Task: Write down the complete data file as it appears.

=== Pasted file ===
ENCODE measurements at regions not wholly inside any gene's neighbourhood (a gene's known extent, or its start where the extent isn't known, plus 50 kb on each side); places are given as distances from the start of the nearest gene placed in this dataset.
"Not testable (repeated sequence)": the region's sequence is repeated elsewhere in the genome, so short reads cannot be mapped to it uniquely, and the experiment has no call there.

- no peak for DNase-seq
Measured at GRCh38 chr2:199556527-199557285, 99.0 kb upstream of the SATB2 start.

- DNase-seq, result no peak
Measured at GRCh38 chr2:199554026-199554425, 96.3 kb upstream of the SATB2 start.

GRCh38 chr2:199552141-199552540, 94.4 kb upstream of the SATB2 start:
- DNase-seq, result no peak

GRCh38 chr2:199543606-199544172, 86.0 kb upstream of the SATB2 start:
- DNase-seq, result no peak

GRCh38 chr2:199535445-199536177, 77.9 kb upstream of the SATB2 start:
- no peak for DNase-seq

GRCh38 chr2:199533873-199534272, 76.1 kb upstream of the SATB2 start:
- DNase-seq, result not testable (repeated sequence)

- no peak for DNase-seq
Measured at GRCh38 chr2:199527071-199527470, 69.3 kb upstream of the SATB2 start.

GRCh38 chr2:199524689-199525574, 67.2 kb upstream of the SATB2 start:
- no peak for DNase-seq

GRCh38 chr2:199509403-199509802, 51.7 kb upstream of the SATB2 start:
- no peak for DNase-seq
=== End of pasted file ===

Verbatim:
ENCODE measurements at regions not wholly inside any gene's neighbourhood (a gene's known extent, or its start where the extent isn't known, plus 50 kb on each side); places are given as distances from the start of the nearest gene placed in this dataset.
"Not testable (repeated sequence)": the region's sequence is repeated elsewhere in the genome, so short reads cannot be mapped to it uniquely, and the experiment has no call there.

- no peak for DNase-seq
Measured at GRCh38 chr2:199556527-199557285, 99.0 kb upstream of the SATB2 start.

- DNase-seq, result no peak
Measured at GRCh38 chr2:199554026-199554425, 96.3 kb upstream of the SATB2 start.

GRCh38 chr2:199552141-199552540, 94.4 kb upstream of the SATB2 start:
- DNase-seq, result no peak

GRCh38 chr2:199543606-199544172, 86.0 kb upstream of the SATB2 start:
- DNase-seq, result no peak

GRCh38 chr2:199535445-199536177, 77.9 kb upstream of the SATB2 start:
- no peak for DNase-seq

GRCh38 chr2:199533873-199534272, 76.1 kb upstream of the SATB2 start:
- DNase-seq, result not testable (repeated sequence)

- no peak for DNase-seq
Measured at GRCh38 chr2:199527071-199527470, 69.3 kb upstream of the SATB2 start.

GRCh38 chr2:199524689-199525574, 67.2 kb upstream of the SATB2 start:
- no peak for DNase-seq

GRCh38 chr2:199509403-199509802, 51.7 kb upstream of the SATB2 start:
- no peak for DNase-seq